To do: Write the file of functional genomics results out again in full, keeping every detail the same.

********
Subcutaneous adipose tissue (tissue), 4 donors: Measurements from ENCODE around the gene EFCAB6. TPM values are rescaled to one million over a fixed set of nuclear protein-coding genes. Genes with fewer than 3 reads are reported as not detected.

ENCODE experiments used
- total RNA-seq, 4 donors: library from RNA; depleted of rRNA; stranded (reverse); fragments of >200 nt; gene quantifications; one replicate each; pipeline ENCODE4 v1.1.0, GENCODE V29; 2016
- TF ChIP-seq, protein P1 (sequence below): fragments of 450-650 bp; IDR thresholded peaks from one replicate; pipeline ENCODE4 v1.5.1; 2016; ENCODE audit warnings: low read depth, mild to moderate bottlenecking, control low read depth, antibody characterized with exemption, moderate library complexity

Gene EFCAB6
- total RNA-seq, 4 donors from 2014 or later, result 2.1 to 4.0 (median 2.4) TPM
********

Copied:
Subcutaneous adipose tissue (tissue), 4 donors: Measurements from ENCODE around the gene EFCAB6. TPM values are rescaled to one million over a fixed set of nuclear protein-coding genes. Genes with fewer than 3 reads are reported as not detected.

ENCODE experiments used
- total RNA-seq, 4 donors: library from RNA; depleted of rRNA; stranded (reverse); fragments of >200 nt; gene quantifications; one replicate each; pipeline ENCODE4 v1.1.0, GENCODE V29; 2016
- TF ChIP-seq, protein P1 (sequence below): fragments of 450-650 bp; IDR thresholded peaks from one replicate; pipeline ENCODE4 v1.5.1; 2016; ENCODE audit warnings: low read depth, mild to moderate bottlenecking, control low read depth, antibody characterized with exemption, moderate library complexity

Gene EFCAB6
- total RNA-seq, 4 donors from 2014 or later, result 2.1 to 4.0 (median 2.4) TPM